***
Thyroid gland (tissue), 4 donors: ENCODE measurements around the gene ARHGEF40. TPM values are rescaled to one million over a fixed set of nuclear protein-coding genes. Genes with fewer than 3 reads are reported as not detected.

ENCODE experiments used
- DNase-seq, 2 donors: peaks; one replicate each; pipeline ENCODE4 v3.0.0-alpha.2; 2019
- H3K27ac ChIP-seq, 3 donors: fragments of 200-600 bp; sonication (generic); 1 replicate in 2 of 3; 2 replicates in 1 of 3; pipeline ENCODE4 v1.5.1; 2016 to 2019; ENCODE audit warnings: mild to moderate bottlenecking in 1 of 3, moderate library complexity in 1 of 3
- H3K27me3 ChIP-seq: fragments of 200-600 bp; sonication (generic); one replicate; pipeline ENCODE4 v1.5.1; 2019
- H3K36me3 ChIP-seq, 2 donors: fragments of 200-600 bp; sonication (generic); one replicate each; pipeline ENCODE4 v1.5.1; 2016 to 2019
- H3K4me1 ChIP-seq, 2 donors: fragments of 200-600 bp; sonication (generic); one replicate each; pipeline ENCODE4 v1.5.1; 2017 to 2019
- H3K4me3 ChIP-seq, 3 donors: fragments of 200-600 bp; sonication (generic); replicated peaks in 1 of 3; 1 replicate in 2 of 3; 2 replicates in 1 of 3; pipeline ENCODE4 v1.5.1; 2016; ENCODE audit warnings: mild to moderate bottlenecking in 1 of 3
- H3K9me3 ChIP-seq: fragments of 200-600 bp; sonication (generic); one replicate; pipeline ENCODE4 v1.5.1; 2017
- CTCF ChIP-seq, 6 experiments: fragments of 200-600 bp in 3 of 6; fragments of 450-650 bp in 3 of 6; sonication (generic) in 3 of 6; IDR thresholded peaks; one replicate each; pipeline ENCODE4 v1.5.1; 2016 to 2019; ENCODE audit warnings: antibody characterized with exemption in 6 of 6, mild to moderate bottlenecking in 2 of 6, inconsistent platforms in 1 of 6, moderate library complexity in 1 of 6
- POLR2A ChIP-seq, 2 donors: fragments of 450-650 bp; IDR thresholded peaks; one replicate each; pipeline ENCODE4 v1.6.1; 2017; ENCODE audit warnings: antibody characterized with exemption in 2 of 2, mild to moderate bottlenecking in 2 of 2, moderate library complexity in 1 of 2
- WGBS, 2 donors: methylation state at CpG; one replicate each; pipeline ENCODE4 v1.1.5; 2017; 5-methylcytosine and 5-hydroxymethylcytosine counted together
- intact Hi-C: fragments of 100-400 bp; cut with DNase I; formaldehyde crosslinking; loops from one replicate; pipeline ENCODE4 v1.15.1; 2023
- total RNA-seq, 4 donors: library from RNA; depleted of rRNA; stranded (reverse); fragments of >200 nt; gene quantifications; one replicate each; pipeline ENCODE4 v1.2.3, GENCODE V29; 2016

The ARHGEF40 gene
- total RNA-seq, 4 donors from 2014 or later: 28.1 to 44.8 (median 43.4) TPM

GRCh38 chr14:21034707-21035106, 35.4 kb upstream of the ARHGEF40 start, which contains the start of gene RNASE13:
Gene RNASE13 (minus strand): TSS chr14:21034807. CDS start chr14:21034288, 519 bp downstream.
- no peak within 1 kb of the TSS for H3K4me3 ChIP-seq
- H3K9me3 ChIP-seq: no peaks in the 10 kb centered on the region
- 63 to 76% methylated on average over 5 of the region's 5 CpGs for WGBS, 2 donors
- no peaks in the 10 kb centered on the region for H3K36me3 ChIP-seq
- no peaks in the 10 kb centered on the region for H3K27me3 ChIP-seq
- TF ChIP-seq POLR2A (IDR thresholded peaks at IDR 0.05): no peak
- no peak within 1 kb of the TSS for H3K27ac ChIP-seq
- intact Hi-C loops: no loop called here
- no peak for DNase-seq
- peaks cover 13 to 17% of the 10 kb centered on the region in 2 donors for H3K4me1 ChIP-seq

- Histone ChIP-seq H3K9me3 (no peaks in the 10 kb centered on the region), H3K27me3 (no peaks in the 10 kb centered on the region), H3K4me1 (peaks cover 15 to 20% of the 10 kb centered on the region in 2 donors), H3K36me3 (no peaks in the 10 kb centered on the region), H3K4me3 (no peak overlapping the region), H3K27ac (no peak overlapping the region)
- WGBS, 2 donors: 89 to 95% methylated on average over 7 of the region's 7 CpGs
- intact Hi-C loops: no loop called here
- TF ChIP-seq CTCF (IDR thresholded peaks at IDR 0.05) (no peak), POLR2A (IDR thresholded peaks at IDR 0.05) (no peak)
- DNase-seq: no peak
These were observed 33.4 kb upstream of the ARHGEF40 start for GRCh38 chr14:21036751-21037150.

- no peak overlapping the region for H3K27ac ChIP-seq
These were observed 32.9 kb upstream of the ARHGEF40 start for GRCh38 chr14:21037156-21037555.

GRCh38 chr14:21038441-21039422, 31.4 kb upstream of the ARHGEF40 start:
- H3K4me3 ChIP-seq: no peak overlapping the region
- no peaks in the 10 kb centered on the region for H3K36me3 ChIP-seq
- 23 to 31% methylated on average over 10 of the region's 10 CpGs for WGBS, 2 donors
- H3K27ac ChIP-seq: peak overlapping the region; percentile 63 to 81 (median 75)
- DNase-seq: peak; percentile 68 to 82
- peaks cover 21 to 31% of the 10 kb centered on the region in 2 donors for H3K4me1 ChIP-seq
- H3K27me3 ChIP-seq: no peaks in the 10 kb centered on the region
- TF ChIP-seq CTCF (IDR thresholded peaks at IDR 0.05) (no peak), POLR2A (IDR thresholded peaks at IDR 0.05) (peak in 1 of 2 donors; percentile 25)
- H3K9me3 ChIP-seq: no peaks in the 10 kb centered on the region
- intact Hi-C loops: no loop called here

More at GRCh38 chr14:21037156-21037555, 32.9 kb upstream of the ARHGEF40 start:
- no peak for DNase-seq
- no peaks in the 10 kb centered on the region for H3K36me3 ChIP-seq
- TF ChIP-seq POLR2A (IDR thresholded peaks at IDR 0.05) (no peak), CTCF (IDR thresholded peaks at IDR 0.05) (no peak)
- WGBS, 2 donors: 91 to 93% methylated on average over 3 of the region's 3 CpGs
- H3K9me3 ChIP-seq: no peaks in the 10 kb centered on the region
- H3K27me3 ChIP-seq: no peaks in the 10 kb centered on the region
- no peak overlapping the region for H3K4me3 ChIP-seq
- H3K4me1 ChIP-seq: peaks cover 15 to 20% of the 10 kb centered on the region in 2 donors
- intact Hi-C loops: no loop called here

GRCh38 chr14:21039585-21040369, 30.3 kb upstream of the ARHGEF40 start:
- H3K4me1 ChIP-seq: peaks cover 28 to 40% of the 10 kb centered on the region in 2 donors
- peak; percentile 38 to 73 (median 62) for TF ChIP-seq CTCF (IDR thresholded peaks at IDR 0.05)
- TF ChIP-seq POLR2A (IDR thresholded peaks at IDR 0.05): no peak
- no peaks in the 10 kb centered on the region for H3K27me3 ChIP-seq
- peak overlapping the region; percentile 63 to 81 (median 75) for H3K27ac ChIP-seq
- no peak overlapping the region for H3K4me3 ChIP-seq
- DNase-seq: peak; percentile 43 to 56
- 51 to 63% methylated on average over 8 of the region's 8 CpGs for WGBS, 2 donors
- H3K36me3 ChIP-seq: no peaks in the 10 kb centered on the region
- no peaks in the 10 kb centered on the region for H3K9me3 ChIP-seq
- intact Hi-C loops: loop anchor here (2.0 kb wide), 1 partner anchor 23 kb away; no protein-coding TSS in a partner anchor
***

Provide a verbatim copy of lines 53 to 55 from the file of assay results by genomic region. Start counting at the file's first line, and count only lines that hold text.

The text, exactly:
- H3K9me3 ChIP-seq: no peaks in the 10 kb centered on the region
- H3K27me3 ChIP-seq: no peaks in the 10 kb centered on the region
- no peak overlapping the region for H3K4me3 ChIP-seq